The much anticipated housing white paper published yesterday contains a few surprises and a wide ranging consultation – here are the headlines:
Use it or lose it?
The government will consult on new guidance to local planning authorities to encourage more active use of compulsory purchase powers to promote development on stalled sites for housing. Also the government will investigate whether auctions, following possession of the land, can establish the site value (and so the compensation to be paid) where compulsory purchase powers have been used to acquire the land.
National planning policy will be amended to encourage local authorities to consider the likelihood of the development taking place when deciding whether to grant planning permission for housing development, on sites where previous permissions have not been implemented. It is intended to consult on whether, in the case of applications for large scale sites and where the applicant is a major developer, an applicant’s track record of delivering similar housing schemes should be taken into account by local authorities when determining planning applications. A change to national planning policy is also contemplated to encourage local authorities to reduce the time developers have to implement a permission for housing development from three years to two years, unless that would hinder the viability or deliverability of a scheme.
National policy is to make clear that authorities should amend green belt boundaries only when they can show they have properly examined other options for meeting their identified development requirements, such as effective use of suitable brownfield sites and surplus public sector land, "optimising" (increasing) the proposed density of development and that local authorities have explored whether other authorities can help to meet some of the identified requirement. Where land is removed from the green belt, the impact should be offset by compensatory improvements to the remaining green belt land. The government is to explore whether higher contributions can be collected from development facilitated by land being released from the green belt.
The carrot: local authorities will be able to increase planning fees by 20% if they use the funds generated for their planning department.
The stick: a new housing delivery test is to ensure that local authorities are accountable for ensuring new homes are delivered in their area. From November 2018, if delivery of housing is less than 25% of the requirement identified in the local plan, the presumption in favour of sustainable development in the National Planning Policy Framework would apply so developers will be granted automatic planning permission on sustainable schemes apart from in exceptional circumstances. From November 2019, the presumption would apply if delivery falls below 45%, and from November 2020 it will apply if delivery falls below 65%.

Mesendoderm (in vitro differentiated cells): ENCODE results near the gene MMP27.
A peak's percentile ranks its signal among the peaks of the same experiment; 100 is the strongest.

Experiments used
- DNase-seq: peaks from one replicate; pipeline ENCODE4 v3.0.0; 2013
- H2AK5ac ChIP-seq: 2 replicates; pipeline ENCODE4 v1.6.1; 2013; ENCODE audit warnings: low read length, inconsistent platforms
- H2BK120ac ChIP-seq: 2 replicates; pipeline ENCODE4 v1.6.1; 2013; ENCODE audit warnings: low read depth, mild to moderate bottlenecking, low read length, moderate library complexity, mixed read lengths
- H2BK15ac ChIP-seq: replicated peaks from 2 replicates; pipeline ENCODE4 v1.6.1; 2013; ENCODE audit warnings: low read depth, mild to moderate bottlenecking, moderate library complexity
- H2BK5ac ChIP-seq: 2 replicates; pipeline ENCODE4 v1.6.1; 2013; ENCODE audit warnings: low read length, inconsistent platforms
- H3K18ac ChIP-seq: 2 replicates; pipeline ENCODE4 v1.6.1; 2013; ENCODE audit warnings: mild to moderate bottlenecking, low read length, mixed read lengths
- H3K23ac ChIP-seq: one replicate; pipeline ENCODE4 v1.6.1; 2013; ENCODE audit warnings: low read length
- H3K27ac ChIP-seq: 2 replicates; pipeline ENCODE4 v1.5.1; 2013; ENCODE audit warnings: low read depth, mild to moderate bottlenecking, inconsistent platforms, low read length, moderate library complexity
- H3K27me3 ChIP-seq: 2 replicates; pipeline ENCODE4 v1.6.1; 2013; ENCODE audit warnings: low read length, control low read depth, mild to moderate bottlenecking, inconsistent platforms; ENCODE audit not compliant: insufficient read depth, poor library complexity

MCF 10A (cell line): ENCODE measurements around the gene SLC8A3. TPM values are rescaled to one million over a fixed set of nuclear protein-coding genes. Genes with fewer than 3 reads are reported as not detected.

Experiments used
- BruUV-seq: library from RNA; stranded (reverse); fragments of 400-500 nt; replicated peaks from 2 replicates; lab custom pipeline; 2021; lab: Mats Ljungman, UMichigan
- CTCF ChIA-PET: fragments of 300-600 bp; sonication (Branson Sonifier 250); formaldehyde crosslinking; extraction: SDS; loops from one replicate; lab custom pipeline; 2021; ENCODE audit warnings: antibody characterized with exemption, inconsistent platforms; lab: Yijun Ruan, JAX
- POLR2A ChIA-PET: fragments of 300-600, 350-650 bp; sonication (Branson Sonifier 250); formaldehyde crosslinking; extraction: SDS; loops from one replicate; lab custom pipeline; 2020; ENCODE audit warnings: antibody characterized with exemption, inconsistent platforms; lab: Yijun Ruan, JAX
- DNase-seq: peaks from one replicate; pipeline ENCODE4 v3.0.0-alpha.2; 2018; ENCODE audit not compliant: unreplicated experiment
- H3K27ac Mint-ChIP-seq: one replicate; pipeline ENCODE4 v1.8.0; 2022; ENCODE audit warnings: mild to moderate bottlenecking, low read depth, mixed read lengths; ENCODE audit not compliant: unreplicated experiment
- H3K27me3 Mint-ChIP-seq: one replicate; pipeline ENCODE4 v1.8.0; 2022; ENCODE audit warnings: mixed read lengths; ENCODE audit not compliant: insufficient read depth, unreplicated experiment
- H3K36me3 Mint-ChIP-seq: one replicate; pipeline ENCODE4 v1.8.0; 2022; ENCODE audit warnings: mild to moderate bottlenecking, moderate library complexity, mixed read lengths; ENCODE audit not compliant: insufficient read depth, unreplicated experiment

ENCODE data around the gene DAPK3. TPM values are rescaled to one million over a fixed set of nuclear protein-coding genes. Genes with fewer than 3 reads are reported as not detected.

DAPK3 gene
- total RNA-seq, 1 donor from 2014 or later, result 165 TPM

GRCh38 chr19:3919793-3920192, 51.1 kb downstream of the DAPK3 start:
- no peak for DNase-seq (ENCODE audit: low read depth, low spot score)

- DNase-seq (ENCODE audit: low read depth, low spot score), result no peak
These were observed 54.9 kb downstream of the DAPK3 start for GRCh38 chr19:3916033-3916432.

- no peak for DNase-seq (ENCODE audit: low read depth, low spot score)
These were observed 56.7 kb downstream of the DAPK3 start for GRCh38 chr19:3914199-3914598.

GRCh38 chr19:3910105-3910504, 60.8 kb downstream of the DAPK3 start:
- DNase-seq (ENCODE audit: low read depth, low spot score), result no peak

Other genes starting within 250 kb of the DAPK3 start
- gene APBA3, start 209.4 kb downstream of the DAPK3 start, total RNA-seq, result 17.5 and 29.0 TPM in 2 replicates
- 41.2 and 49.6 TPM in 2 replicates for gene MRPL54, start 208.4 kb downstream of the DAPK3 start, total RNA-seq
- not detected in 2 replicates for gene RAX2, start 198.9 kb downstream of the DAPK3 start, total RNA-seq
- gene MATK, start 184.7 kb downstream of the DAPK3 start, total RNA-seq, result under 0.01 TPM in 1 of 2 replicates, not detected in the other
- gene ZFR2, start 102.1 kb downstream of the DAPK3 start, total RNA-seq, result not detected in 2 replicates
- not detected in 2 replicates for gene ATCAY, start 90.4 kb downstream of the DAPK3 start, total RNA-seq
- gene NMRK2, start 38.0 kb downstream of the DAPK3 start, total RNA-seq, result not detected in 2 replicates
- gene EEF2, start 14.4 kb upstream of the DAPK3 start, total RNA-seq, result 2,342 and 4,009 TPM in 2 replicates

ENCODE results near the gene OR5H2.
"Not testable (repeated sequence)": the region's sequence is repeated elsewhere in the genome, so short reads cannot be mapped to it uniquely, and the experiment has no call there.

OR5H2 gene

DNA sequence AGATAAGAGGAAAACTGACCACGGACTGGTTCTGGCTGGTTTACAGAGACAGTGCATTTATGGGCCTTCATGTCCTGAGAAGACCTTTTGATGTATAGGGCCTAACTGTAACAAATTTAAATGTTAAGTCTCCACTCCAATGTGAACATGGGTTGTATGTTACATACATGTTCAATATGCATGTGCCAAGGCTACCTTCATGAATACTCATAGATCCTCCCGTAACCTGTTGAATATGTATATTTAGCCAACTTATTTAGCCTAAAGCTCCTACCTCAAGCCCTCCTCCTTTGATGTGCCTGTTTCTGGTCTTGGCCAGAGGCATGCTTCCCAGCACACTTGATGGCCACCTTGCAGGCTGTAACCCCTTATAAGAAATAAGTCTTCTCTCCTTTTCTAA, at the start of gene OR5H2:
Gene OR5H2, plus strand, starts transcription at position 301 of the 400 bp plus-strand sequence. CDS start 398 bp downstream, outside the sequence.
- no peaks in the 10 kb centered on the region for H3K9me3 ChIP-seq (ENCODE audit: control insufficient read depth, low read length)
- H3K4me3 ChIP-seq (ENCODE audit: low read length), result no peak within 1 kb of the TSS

Build to rent
The government is consulting on changes to the National Planning Policy Framework to encourage authorities to plan proactively for Build to Rent where there is a need and to make it easier for Build to Rent developers to offer affordable private rental homes (at least 20% below market rent) instead of other types of affordable housing. It is also looking at making family-friendly tenancies of three or more years available on BTR schemes. The stated objective is to attract major institutional investment in new large-scale housing which is purpose-built for market rent, and a separate consultation Planning and affordable housing for Build to Rent will run until 1 May. There is no suggestion of any change to the 3% SDLT levy on additional homes.
The government starter homes policy has been watered down so that starter homes (discounted by 20% to first-time buyers) or “affordable home ownership” units will only have to make up 10% of new developments rather than 20%. Starter homes will only be available to households with an income of less than £80,000 – or £90,000 for London –purchasing with a mortgage (to stop cash buyers) and with a 15 year repayment period so when the property is sold on to a new owner within this period, some or all of the discount is repaid. The target of 200,000 new starter homes by 2020, a manifesto pledge, has also been revised to 200,000 new home owners – including shared ownership, Help to Buy and Right to Buy as well as starter homes – by 2020.
Leasehold and other law reform
The paper expresses concern about the position of long leaseholders and in particular, ground rents with short review periods and the potential to increase significantly throughout the lease period. It announced that the government will consult on a range of measures to tackle unfairness and to improve consumer choice in leasehold. The government confirmed that – as announced in the Queen's Speech – it also intends to simplify the current restrictive covenant regime by implementing the Law Commission’s proposals for reform in its report Easements, Covenants and Profits à Prendre and will publish a draft bill for consultation.
It is proposed to amend the National Planning Policy Framework so that plans and individual development proposals should avoid building homes at low densities where there is a shortage of land for meeting identified housing requirements and address the potential: for higher-density housing in urban locations that are well served by public transport; to replace or build over low-density uses (such as retail warehouses, lock-ups and car parks) and where buildings can be extended upwards by using the ‘airspace’ above. It is also proposed to review the Nationally Described Space Standard to make sure the standards do not rule out new approaches to meeting demand, e.g. the compact living model of developers such as Pocket Homes.
Source: DCLG white paper Fixing Our Broken Housing Market (PDF).
For more information contact Ross Polkinghorne or Liz Dunn.